Systematically I visited and enquired, placing emphasis upon the Gaelic traditions I wished to hear about. There was a definite awareness of the important place the Scots had in the Valley, and regardless of background, everyone seemed to know an occasional word of the old language. When asked for specific details, however, almost everyone interviewed responded by directing me to Allan MacArthur, whom they considered to be an authority on the Codroy Valley Scots. Not only was he considered the best source of information on the history of the Valley, but was also the recognised authority on the legends, songs, and general traditions of the area. I was soon to find out that he was unique: the last survivor to have such a wealth of knowledge about his cultural heritage. Over the years Allan MacArthur had come to earn great respect and admiration for his remarkable memory and his lively personality. Realizing that I had the good fortune of meeting with the last real Stronghold of the Scottish Gaelic traditions of the Codroy Valley, I saw the urgency of trying to preserve as much as possible of Allan’s recollections of early days of settlement in the Valley, along with his repertoire of songs and his memory of the old-time stories, cures and crafts that were all part of the way of life of the first Scottish settlers.

In his closing years, Allan knew all too well that the language he had grown up with and loved, along with the lore that had been handed down for centuries through Gaelic, were likely to disappear from the Valley with the passing of his own generation. It was perhaps not surprising, then, that Allan MacArthur welcomed the opportunity of having someone whom he could regard as another link in the chain of tradition-bearing, and having the advantage of a similar Highland background in a Gaelic-speaking area I became the repository he was looking for. He regarded the tape recorder that I brought to his house as a wonderful tool which could be used in this eleventh-hour effort to preserve some of his traditions and memories. There were many times in those pre-video days when I wished there could be some way of capturing Allan MacArthur’s reactions as he listened to his own singing or pipe-playing played back on the tape recorder. At first he was amazed and somewhat amused at being able to listen to his own music; later, as he became more accustomed to the idea, he seemed quite convinced that this was a wonderful way of preserving all his songs which, at one time, he feared might have been lost forever.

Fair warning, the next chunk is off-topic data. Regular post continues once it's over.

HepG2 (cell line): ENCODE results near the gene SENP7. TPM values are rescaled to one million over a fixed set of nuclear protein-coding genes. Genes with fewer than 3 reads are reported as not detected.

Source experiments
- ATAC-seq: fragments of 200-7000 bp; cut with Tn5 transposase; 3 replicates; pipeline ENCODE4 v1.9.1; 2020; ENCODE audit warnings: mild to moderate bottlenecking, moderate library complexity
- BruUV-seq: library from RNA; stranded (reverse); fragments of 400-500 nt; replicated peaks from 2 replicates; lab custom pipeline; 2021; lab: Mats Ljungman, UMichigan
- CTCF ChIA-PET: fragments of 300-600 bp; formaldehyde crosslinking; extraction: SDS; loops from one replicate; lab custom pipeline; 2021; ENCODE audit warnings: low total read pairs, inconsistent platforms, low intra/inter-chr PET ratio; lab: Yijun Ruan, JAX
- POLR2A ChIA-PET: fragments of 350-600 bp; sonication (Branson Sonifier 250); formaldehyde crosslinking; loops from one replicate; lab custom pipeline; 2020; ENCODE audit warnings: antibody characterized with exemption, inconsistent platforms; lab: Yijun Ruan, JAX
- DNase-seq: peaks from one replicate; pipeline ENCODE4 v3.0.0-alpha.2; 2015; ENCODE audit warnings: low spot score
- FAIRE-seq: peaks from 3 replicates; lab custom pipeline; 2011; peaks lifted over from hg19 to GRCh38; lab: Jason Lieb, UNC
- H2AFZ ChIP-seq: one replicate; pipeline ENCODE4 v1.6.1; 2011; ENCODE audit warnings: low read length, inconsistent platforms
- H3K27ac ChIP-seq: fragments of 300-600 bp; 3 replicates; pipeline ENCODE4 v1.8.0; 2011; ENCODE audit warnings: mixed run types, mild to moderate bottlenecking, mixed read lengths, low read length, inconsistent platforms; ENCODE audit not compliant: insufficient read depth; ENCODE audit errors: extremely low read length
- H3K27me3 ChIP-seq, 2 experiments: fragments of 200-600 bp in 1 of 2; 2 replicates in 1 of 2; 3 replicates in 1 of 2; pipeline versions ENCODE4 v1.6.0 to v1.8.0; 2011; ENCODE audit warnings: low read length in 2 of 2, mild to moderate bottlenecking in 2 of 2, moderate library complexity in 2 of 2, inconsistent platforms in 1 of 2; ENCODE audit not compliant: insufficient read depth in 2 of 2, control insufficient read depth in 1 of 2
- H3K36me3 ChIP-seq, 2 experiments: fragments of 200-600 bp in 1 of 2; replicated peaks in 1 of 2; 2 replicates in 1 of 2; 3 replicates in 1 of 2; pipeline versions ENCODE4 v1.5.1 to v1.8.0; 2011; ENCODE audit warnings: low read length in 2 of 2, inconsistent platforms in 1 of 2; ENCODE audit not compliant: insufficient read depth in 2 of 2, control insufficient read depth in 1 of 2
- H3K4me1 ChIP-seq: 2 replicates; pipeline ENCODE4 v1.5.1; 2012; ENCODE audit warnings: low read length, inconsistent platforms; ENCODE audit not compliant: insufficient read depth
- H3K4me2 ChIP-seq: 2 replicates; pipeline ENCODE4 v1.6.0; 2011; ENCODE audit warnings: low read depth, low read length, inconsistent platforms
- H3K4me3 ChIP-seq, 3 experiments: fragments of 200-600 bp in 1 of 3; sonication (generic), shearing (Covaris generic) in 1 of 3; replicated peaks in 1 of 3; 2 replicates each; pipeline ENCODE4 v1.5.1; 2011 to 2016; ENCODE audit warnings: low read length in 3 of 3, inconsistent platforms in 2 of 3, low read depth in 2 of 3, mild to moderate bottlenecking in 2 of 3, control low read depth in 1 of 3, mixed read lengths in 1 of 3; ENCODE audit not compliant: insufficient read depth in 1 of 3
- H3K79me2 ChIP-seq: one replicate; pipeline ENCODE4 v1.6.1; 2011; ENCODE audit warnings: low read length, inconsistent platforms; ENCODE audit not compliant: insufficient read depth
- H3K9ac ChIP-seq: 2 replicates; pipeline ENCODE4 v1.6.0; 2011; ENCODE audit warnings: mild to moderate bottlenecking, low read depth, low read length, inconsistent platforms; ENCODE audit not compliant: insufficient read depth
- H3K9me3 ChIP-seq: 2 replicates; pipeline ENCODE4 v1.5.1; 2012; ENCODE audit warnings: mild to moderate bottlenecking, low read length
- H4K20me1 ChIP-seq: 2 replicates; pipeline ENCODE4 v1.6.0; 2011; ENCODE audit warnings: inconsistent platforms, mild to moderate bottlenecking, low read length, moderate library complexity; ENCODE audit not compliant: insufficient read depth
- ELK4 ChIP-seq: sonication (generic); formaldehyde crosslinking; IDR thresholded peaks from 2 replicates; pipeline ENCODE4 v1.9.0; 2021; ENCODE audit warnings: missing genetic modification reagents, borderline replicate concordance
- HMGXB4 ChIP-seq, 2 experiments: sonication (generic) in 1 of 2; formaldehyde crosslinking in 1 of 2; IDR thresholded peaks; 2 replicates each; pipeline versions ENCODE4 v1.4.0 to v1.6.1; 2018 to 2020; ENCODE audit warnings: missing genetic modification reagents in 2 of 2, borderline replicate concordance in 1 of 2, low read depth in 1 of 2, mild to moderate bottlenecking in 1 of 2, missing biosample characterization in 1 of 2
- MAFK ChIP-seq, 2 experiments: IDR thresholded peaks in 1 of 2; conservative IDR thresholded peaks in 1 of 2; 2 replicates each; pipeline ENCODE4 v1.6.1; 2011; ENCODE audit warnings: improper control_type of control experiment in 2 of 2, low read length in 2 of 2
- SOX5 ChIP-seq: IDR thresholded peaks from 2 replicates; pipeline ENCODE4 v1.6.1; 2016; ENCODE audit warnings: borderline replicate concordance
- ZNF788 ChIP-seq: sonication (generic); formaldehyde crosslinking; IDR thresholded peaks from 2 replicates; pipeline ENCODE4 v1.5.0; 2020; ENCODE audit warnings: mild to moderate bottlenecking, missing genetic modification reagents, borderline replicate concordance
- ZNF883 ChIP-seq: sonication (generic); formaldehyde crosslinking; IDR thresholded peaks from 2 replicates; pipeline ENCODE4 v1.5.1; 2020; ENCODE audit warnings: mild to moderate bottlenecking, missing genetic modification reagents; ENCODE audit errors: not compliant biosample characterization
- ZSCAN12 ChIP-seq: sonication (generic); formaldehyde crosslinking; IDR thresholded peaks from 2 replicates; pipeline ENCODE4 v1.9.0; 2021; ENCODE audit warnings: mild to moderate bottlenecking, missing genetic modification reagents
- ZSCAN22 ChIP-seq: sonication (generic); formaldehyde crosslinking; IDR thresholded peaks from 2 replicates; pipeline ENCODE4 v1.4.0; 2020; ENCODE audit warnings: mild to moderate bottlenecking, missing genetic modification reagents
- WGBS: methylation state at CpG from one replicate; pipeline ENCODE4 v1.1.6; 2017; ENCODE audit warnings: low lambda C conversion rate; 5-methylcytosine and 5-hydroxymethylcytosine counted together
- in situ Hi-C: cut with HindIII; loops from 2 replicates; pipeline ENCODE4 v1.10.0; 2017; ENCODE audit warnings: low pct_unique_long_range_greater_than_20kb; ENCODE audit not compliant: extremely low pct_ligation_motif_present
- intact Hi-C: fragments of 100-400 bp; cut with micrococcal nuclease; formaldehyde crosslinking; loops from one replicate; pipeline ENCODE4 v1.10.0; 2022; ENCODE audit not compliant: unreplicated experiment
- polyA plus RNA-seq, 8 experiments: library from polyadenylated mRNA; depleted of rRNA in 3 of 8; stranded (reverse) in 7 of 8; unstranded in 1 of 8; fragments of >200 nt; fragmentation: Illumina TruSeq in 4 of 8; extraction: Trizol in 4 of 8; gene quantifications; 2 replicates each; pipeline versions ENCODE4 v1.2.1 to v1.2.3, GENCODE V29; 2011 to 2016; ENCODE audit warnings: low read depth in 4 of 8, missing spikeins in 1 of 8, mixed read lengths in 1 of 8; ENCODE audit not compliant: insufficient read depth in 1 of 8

His attitude to the recording of conversation was somewhat similar, and he firmly defended my use of it. Once, for example, when Mrs. MacArthur, slightly hesitant that the reminiscences of an old man should be recorded, reminded her husband of the presence of the tape recorder, he sat back and gently said that he was “only telling the truth.” He said that they knew how things were in the Valley many years before because they had been born and brought up there; what happened before that was told to them by their parents and grandparents, so that also could be nothing other than the truth. On no occasion throughout my many visits did Allan lose any of his enthusiasm or willingness to tell the story of the Scottish Newfoundlanders.

To preserve the accuracy of his account I transcribed Allan MacArthur’s own words from the tapes. These transcriptions, however, can give only a pale reflection of the man himself. While the words convey the information to the reader, they cannot convey the slow, deliberate articulation of his soft-spoken Newfoundland Scots accent nor the warmth of the character of the man who spoke them. Not only is the printed page devoid of a means of indicating his vocal expression, there is also a total absence of his wonderful facial expressions – the wistfulness and nostalgia of the exile; the glint of excitement of the adventurer; the sparkle of the entertainer; and the twinkle in the eye of the man who knew exactly how to hold the attention and fascination of the audience. Such are the drawbacks of transcription. To those who knew him the print will automatically remind them of all these characteristics; to readers who did not have that privilege, however, it is my hope that they will gradually get to know this memorable tradition-bearer and enjoy his acquaintance